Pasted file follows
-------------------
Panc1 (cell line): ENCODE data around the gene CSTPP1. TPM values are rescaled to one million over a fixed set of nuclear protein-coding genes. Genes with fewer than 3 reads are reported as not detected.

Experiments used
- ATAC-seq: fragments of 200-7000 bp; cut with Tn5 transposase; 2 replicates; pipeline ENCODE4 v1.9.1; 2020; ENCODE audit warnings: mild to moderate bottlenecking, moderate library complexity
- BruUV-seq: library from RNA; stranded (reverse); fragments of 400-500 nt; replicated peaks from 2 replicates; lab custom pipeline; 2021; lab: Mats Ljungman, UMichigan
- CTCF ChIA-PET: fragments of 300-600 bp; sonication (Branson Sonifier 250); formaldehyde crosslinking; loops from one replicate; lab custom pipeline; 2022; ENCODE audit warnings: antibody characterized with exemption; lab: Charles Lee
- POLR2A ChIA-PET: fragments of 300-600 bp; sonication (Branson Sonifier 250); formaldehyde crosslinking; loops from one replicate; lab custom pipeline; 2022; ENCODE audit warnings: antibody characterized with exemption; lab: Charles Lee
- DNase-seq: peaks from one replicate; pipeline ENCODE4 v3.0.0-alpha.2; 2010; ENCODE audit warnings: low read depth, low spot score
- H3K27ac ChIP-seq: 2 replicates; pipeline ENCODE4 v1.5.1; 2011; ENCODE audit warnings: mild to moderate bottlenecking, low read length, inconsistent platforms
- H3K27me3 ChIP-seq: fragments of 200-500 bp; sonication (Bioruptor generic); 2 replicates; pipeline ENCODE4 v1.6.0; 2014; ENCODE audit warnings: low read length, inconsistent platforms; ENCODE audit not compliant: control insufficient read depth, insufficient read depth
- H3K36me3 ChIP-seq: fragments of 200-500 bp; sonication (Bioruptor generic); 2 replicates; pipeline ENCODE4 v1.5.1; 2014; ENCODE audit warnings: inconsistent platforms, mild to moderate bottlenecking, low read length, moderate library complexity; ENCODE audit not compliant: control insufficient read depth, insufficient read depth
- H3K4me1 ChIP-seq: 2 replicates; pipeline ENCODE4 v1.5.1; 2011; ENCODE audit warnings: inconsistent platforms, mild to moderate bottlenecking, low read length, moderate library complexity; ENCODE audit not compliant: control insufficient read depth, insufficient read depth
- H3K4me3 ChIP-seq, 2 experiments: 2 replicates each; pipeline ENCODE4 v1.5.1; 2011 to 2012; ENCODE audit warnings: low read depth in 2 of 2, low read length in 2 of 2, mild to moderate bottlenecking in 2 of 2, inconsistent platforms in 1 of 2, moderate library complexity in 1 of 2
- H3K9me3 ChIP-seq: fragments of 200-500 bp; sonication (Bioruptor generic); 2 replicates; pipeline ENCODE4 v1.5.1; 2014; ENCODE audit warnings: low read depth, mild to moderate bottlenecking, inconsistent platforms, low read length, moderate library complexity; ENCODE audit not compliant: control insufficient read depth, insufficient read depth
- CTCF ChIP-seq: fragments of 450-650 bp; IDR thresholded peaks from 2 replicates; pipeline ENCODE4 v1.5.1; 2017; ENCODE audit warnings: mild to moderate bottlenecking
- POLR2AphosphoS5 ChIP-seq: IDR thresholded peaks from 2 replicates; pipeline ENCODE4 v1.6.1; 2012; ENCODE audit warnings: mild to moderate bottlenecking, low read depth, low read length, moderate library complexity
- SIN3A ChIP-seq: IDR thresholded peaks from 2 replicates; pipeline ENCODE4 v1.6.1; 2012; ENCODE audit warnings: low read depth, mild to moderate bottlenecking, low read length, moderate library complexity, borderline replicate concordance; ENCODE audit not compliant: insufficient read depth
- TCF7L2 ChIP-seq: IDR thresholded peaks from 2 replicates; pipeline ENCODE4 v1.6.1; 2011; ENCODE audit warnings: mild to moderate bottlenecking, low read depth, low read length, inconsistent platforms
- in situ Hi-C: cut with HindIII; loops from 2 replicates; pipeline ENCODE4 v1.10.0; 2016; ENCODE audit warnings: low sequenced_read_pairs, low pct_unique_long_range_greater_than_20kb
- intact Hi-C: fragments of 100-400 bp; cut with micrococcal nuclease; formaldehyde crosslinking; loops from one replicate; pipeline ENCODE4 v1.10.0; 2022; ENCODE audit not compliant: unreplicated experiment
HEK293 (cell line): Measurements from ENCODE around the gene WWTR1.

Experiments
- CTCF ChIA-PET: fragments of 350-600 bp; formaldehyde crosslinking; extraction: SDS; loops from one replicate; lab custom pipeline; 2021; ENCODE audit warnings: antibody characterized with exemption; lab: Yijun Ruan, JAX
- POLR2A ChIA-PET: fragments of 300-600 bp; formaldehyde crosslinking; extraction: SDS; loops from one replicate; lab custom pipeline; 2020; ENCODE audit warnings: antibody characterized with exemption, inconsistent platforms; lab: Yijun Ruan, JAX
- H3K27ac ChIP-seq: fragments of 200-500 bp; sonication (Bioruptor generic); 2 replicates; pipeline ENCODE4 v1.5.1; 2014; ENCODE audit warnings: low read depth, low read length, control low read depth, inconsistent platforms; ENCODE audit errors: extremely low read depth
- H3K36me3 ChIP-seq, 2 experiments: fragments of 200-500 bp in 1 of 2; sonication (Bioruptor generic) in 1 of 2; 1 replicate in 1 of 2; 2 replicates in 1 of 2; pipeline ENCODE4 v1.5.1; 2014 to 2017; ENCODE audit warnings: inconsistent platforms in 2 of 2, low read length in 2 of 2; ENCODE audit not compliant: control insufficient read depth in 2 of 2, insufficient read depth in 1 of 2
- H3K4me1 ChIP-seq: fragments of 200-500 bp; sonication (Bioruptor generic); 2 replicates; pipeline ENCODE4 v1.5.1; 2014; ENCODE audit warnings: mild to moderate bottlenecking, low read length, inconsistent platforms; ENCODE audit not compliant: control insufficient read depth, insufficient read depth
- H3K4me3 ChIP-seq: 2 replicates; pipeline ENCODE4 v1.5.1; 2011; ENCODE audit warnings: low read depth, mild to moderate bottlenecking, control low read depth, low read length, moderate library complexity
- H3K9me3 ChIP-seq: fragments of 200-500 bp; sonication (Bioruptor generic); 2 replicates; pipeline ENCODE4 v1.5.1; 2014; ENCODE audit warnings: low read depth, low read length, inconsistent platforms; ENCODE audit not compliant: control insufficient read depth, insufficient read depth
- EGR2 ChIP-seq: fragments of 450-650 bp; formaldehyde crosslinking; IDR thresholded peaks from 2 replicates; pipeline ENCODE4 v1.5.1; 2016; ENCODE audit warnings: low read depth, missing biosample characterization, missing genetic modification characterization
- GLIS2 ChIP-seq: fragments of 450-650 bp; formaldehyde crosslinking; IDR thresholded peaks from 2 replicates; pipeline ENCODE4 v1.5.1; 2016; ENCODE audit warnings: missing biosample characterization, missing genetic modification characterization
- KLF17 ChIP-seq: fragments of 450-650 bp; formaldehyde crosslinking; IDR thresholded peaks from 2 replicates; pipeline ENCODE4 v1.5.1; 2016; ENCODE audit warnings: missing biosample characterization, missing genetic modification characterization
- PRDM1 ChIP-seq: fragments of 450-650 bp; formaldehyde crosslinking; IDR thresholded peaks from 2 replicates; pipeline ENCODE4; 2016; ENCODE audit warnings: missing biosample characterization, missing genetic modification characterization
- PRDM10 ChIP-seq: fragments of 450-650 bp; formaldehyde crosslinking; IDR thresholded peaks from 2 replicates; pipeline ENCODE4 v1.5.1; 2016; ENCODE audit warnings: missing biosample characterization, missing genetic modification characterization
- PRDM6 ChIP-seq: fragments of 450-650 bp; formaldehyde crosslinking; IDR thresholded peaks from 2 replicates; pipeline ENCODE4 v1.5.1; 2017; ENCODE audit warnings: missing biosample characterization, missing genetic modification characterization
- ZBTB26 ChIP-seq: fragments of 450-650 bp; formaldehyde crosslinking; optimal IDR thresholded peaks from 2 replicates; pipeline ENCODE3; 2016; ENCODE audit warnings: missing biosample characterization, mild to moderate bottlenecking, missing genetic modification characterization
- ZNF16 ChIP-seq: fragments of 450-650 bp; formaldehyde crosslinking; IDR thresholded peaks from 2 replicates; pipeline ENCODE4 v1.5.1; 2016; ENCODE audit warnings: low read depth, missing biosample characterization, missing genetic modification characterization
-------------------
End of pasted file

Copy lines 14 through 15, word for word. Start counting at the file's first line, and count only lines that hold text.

- CTCF ChIP-seq: fragments of 450-650 bp; IDR thresholded peaks from 2 replicates; pipeline ENCODE4 v1.5.1; 2017; ENCODE audit warnings: mild to moderate bottlenecking
- POLR2AphosphoS5 ChIP-seq: IDR thresholded peaks from 2 replicates; pipeline ENCODE4 v1.6.1; 2012; ENCODE audit warnings: mild to moderate bottlenecking, low read depth, low read length, moderate library complexity